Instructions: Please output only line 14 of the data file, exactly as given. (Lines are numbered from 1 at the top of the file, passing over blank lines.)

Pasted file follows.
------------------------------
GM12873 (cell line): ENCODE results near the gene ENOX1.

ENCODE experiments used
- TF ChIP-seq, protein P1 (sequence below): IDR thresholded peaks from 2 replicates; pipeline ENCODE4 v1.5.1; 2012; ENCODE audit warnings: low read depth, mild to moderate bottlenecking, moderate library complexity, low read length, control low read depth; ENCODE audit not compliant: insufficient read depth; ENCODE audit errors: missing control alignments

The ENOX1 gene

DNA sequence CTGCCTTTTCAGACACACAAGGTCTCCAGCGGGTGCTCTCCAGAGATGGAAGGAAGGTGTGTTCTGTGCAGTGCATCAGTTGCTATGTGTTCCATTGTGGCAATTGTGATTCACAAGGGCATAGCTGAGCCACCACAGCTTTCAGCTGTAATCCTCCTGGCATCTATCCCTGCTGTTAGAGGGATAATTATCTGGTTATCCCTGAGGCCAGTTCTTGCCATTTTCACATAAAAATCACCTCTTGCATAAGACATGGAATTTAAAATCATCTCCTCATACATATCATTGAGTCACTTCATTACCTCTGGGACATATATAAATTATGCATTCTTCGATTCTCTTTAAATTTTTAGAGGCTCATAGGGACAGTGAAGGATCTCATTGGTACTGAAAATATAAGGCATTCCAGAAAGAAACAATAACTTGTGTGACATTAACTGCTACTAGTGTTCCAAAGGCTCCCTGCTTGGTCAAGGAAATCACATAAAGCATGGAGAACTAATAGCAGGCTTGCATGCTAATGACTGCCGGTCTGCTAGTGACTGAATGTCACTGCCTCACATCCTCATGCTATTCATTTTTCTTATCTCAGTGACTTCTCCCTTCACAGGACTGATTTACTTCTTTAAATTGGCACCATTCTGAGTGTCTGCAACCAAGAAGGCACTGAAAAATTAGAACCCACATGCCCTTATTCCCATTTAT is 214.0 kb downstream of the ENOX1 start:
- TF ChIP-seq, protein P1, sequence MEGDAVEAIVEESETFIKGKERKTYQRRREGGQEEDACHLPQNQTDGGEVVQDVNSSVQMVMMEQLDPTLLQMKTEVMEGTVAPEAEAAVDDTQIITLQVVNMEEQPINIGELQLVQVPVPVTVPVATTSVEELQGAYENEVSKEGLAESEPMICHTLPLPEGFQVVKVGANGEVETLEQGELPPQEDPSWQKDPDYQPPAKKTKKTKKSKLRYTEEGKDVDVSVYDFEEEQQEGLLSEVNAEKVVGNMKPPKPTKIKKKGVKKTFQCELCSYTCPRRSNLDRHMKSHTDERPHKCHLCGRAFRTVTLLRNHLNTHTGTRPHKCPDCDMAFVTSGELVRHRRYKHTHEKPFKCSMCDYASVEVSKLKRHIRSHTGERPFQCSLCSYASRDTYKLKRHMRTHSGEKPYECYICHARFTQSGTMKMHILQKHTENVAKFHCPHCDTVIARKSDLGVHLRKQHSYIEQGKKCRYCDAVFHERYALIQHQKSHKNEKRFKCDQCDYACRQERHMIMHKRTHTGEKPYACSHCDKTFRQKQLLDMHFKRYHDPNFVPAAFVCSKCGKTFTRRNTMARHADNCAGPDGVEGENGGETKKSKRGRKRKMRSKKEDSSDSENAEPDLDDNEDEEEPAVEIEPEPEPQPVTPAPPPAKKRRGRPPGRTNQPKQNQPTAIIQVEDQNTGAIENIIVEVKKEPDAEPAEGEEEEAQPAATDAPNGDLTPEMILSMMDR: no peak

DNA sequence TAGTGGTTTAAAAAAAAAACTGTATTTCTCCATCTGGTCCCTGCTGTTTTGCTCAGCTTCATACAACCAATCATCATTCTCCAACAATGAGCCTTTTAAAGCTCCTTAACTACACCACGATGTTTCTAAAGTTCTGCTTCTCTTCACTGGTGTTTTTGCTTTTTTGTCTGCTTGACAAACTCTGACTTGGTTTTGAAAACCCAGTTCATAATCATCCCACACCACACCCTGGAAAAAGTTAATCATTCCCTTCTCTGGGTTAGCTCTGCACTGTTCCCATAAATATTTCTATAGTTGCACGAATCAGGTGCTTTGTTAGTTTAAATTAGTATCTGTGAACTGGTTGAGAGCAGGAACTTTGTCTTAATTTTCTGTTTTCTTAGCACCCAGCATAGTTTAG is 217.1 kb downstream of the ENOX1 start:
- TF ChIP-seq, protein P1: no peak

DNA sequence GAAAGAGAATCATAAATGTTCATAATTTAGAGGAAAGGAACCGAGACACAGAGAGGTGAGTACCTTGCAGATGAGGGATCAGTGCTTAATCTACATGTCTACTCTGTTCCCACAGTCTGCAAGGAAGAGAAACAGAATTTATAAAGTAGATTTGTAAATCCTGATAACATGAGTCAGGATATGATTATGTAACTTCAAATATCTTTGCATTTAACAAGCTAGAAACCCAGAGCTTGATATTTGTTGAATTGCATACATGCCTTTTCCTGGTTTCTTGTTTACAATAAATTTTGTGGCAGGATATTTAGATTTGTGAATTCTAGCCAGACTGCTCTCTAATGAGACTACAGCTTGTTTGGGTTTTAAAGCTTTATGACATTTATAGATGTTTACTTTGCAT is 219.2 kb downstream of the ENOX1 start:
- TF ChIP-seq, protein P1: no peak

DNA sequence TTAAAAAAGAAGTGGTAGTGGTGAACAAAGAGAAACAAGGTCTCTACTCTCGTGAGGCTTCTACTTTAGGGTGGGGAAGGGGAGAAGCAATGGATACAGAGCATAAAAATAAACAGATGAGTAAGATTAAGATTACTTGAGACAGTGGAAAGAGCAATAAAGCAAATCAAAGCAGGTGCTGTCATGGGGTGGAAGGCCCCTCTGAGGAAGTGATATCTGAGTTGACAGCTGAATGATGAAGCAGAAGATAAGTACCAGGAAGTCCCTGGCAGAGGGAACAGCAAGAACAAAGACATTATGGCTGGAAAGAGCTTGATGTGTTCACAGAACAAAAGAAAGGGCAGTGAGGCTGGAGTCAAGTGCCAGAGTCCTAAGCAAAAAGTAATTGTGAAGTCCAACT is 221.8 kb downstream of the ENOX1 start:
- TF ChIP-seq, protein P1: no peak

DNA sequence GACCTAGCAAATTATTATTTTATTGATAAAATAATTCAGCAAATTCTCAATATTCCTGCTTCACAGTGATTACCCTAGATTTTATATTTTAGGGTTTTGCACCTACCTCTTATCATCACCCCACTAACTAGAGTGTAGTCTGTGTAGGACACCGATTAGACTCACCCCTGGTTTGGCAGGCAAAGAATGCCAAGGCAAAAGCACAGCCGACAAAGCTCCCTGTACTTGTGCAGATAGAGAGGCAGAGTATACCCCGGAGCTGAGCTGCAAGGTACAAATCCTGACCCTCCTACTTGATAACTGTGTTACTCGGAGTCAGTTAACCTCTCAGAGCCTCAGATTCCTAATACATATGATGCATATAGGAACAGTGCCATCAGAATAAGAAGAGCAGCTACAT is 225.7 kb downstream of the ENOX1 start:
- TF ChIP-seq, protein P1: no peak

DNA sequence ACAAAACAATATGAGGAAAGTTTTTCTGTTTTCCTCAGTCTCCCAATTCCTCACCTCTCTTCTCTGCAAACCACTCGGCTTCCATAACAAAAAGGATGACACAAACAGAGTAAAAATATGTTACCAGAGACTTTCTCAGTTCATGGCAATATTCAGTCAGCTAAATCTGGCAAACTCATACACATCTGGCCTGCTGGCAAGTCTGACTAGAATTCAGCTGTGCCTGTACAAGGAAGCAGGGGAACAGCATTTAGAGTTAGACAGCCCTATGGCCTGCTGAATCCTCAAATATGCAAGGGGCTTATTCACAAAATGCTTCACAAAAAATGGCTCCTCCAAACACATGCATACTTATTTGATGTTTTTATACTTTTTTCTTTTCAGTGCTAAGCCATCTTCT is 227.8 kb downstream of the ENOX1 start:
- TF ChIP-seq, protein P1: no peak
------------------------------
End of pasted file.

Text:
- TF ChIP-seq, protein P1: no peak